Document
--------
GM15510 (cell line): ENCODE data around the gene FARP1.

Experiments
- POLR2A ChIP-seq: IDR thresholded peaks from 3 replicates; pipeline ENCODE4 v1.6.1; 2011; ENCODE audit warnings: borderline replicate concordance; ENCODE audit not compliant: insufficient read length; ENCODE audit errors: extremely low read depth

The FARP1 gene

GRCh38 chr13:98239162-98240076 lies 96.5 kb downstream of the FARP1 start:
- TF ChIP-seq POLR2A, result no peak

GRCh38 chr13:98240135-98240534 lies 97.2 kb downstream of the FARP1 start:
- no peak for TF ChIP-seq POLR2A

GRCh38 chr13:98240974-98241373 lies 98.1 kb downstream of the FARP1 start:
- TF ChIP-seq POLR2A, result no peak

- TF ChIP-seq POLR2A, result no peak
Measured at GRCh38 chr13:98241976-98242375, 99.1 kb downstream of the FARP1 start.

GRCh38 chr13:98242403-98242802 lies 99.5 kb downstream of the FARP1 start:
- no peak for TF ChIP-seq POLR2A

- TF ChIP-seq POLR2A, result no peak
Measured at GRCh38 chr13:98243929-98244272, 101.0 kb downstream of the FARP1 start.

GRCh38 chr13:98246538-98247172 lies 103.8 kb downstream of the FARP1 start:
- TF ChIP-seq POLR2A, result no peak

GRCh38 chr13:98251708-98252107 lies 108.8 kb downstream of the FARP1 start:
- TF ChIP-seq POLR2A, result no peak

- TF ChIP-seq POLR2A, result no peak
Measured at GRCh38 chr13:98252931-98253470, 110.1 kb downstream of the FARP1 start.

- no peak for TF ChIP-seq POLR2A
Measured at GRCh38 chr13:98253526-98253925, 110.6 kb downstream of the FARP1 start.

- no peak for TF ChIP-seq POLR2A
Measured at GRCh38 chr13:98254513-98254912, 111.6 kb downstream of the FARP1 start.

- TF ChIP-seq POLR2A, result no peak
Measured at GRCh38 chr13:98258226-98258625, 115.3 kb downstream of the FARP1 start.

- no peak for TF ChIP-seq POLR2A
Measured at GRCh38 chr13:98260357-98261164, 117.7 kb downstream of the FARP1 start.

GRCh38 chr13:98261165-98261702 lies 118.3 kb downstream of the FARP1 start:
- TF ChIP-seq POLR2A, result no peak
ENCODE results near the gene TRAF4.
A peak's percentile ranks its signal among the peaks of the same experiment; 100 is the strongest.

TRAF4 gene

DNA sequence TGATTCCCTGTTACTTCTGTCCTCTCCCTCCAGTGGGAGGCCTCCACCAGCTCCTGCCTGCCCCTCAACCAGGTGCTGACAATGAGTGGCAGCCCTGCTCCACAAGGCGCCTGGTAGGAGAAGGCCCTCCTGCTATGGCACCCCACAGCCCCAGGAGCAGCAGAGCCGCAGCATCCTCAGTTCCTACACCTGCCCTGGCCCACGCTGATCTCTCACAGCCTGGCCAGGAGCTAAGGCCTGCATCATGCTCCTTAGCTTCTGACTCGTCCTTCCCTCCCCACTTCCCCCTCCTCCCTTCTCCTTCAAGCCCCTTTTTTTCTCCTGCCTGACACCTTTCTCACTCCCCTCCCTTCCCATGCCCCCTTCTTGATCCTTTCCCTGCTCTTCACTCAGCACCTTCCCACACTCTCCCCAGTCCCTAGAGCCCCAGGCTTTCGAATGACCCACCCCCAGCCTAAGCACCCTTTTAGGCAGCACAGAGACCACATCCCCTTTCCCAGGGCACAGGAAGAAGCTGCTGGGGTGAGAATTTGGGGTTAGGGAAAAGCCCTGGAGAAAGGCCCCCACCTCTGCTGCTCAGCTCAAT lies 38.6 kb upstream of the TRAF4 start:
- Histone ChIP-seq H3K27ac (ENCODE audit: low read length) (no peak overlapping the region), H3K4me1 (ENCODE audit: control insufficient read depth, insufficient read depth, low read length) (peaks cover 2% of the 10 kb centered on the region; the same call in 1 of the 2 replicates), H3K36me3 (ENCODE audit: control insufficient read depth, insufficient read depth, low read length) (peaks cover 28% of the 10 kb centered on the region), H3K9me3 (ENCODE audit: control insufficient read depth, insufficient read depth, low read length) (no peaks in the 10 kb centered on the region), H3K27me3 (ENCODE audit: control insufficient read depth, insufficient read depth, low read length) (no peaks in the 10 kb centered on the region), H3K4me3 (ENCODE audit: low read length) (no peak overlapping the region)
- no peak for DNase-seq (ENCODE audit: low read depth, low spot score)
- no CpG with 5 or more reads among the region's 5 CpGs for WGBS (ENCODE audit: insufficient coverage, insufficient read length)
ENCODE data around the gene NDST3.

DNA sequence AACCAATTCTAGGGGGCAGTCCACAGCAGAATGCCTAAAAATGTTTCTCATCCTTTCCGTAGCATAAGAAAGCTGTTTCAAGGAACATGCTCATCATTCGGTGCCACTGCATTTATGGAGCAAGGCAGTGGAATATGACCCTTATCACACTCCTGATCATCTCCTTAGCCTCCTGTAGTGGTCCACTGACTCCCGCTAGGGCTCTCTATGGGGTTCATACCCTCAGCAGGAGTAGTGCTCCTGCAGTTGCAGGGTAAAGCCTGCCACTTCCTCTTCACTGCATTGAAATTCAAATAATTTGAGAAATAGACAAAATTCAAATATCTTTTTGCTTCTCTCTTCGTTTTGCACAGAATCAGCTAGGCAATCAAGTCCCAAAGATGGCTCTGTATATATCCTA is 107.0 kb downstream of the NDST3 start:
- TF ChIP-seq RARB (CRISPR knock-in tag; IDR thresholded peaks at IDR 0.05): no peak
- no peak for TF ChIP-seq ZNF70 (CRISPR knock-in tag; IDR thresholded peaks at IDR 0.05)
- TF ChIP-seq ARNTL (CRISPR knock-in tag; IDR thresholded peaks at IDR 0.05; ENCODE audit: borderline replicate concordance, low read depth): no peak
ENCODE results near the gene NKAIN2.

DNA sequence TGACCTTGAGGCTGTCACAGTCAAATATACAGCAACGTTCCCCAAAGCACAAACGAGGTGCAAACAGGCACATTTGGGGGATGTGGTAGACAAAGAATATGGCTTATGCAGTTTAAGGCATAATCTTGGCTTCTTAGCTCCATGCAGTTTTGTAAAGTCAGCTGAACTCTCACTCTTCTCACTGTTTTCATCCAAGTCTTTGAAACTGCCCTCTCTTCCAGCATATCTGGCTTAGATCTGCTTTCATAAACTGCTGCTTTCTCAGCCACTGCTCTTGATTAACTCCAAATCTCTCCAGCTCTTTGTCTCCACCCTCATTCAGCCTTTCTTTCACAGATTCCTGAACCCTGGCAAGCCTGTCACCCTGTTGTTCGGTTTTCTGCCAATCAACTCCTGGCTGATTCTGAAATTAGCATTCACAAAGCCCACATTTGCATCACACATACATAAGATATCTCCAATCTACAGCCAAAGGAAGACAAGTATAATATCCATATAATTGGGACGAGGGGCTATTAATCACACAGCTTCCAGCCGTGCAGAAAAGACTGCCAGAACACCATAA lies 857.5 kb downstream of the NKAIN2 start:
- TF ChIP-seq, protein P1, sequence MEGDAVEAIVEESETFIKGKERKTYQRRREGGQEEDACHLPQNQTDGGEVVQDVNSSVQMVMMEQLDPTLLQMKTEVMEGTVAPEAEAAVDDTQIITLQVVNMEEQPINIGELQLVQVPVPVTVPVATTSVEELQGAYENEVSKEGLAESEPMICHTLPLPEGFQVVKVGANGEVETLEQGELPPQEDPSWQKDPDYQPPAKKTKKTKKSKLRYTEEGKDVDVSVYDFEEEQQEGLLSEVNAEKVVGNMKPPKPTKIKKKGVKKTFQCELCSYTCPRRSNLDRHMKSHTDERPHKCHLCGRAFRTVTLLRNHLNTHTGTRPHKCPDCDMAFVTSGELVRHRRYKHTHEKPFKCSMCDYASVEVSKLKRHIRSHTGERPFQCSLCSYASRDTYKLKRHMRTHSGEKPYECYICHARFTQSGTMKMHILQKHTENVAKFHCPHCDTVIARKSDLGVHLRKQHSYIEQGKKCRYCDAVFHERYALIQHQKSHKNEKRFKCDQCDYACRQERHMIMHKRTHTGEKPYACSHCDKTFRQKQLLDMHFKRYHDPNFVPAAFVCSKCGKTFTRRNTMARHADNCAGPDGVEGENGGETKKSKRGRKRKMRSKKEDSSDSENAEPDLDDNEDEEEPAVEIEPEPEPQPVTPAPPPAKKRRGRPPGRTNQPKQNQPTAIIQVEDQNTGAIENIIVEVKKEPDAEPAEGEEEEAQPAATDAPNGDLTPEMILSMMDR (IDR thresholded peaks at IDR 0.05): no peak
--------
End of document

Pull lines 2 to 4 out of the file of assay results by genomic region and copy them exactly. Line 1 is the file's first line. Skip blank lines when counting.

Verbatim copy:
Experiments
- POLR2A ChIP-seq: IDR thresholded peaks from 3 replicates; pipeline ENCODE4 v1.6.1; 2011; ENCODE audit warnings: borderline replicate concordance; ENCODE audit not compliant: insufficient read length; ENCODE audit errors: extremely low read depth

The FARP1 gene